Mercifully, it didn’t last. The Revolution ended the way that revolutions usually do: with a military dictator. Fearful that their own heads might be the next to bounce into the basket, government officials engineered an army coup. They hoped that at least a little of the freedom that the Revolution had been supposed to provide could now be delivered. Some hope. The man they chose to lead their coup was a certain General Buonaparte. He had no doubts what the high talk and deaths of the last few years had been all about: “Vanity made the [French] Revolution; liberty was only a pretext.”

The final outcome of the Revolution was Emperor Napoleon I and a totalitarian regime far more revolutionary than the Revolution ever was – and its cost to France and the world not tens of thousands but millions of lives.


“Liberté” During the Revolutionary period, liberty was a meaningless word to the 500,000 slaves working the French sugar plantations on Sainte Domingue (later Haiti). In 1790, the Nation decreed to exempt the colonies from the constitution and French troops cooperated with planter militias to disperse anti-slavery demonstrations on the islands. On 22 August 1791, the slaves rose in rebellion and after a bitter war, succeeded in establishing Haitian independence in 1804 at the cost of 75,000 French and 200,000 Haitian dead. 

“Egalité” Equality was not even applied in France itself since the poor were not allowed to vote in elections. The Constitution of 1791 imposed a property qualification which left around fourth-fifths of French male adults without the vote. The Constitution of 1793 (there were many such constitutions) proposed universal male suffrage but it was immediately suspended by the Jacobins in favour of “revolutionary government until the peace.” However, there never was any peace.

“Fraternité” Obviously this didn’t apply to half of France’s population, its women. They had been promised a political voice and economic independence by the new regime. By the end of the Revolution, a woman could not even attend the Assembly as a visitor unless she had a signed pass and was accompanied by a male adult. One law stipulated that groups of more than five women gathered together in public should be broken up by troops. Such new restrictions caused an outcry amongst the many articulate female supporters of the Revolution until one of them, Olympe des Gouges, was stripped naked, whipped on the street and eventually guillotined for “obstructionism”.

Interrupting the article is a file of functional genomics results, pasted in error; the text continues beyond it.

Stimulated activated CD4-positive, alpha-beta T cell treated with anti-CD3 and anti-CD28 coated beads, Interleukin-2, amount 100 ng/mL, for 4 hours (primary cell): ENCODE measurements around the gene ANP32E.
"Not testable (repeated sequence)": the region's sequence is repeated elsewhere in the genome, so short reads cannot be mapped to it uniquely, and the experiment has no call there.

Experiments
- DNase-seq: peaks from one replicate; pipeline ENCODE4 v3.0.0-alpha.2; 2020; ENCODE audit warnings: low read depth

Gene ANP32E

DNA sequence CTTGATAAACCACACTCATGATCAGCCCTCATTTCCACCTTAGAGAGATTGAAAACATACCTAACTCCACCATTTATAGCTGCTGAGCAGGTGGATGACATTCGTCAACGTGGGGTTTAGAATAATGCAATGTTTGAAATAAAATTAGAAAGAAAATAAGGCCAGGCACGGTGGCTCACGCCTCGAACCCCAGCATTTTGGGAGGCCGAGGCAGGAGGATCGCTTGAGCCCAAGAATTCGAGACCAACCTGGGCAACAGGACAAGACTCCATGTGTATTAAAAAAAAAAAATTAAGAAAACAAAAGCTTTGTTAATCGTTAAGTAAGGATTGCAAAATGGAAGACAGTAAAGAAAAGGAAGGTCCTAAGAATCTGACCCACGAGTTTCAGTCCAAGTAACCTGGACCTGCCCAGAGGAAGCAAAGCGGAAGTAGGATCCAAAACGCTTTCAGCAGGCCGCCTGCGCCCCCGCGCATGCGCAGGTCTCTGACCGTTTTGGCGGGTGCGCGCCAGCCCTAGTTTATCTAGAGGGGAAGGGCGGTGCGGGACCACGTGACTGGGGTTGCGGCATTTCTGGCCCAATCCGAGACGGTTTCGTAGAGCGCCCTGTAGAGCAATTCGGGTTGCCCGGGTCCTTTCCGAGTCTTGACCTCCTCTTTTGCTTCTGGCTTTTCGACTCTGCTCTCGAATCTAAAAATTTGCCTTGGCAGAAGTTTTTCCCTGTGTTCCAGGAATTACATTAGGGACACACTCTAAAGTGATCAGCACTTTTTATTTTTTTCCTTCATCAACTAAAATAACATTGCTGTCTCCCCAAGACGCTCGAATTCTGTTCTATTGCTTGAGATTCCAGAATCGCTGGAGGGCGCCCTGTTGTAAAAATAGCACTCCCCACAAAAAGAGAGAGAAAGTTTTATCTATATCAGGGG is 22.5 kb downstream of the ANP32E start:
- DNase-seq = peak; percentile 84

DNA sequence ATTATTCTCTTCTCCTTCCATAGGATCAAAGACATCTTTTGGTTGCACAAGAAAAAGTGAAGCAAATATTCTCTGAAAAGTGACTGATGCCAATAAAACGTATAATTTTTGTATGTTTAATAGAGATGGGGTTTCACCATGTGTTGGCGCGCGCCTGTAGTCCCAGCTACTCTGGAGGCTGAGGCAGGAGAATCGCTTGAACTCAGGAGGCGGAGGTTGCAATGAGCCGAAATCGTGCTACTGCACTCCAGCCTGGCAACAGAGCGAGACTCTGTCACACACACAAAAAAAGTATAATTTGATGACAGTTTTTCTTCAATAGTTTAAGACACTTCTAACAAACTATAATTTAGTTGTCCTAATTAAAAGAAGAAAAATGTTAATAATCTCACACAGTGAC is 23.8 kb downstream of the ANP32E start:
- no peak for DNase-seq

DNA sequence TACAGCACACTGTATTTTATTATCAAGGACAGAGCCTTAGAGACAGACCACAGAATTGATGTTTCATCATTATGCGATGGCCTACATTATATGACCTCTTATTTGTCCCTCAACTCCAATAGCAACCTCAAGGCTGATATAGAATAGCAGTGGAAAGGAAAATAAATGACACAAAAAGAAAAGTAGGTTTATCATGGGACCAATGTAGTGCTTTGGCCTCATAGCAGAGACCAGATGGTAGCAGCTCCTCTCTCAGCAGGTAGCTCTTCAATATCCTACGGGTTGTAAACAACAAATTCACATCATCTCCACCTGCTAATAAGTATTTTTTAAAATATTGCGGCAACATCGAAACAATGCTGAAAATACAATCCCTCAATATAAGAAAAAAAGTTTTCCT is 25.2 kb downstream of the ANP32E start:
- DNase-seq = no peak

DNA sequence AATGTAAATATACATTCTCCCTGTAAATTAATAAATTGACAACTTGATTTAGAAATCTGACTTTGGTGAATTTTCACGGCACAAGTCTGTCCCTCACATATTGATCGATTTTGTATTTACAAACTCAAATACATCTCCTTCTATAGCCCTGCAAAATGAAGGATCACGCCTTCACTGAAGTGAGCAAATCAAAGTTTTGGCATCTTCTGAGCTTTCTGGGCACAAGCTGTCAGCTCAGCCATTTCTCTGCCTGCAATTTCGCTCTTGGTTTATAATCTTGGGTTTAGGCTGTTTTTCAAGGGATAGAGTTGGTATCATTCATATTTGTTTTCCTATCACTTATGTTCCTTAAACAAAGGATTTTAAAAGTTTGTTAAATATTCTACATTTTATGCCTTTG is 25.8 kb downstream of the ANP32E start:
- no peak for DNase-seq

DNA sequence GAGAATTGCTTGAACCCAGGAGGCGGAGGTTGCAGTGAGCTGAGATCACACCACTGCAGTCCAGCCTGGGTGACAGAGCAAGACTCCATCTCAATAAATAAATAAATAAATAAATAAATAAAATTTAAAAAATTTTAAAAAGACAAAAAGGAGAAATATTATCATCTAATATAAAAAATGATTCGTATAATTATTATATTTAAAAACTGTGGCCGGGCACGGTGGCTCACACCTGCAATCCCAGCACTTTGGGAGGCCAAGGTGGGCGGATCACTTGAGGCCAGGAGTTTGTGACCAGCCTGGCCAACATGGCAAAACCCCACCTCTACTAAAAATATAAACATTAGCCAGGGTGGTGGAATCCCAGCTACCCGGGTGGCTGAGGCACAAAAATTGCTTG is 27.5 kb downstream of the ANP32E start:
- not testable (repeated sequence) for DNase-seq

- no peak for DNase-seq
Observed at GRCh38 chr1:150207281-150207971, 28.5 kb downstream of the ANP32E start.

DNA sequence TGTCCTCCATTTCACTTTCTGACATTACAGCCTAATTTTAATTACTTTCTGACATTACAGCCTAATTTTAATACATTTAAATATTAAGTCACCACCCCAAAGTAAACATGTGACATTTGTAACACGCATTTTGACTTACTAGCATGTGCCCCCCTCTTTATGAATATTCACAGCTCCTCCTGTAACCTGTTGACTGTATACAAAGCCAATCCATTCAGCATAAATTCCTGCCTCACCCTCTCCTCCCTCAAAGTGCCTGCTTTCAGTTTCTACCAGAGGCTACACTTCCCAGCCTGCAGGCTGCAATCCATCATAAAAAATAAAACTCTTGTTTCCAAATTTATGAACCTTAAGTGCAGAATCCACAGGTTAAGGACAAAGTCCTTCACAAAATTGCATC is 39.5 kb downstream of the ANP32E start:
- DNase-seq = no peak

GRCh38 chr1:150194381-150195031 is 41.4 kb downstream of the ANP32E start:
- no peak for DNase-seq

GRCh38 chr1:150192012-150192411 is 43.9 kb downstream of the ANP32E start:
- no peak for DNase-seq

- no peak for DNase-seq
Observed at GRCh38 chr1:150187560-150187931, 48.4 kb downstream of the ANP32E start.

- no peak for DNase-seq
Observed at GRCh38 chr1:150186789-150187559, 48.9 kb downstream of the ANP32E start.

Six Degrees of (Cranial) Separation

A defining feature of the Revolution was that the governing clique invariably had the clique it succeeded sent to the guillotine before being guillotined in turn by the clique that would replace it. This pattern can be seen most plainly by examining the fates of six representative personalities involved in the Revolution.

King Louis XIV (1754 – 21 January 1793). Monarchist.. Vague, fumbling French king, unlucky enough to be the symbol of autocratic repression in France at the start of the Revolution though really about as dictatorial as a wet sheep. Accepted the position of constitutional monarch but eventually tried to flee Paris. Arrested for treason, among the members of the National Convention voting to execute him was:

Philippe Egalité (‘Philip Equality’). Constitutional monarchist. The “street-name” of Louis Philippe II, Duke of Orléans (1747 - 6 November 1793). A favourite cousin of King Louis but, a prototypical limousine liberal, joined the National Convention and voted for his death. Alway suspected that he himself wished to replace Louis as king. His eventual arrest and execution on general charges of being a filthy aristocrat was warmly supported by:

Madame Roland, the name used by Vicountess Jeanne Marie Roland de la Platiere (1754 – 8 November 1793). While holding no political position, she was the wife of a senior Constitutional republican politician (called Girondins) though it was recognised she was the brains of the partnership (she was arrested, he wasn’t). A journalist, activist and general busybody, her execution was fixed by:

Jacques Hébert (1757 - 24 March 1794) Extreme republican (called Cordeliers), one of the nastiest personalities of the Revolution, editor of obscene political newspaper “Père Duchesne” and police chief He said of Mme. Roland’s death “She asked for it, the bitch.” Was himself led screaming and begging to the block having fallen foul of;

Georges Jacques Danton (1759 - April 5, 1794). Moderately extreme republican (called Montagnards). Toad-faced compulsive orator and notably corrupt Minister of Justice. Proudly created the notorious Revolutionary Tribunal which purged the National Convention of his political enemies but then ordered the execution of its creator when it fell under the control of: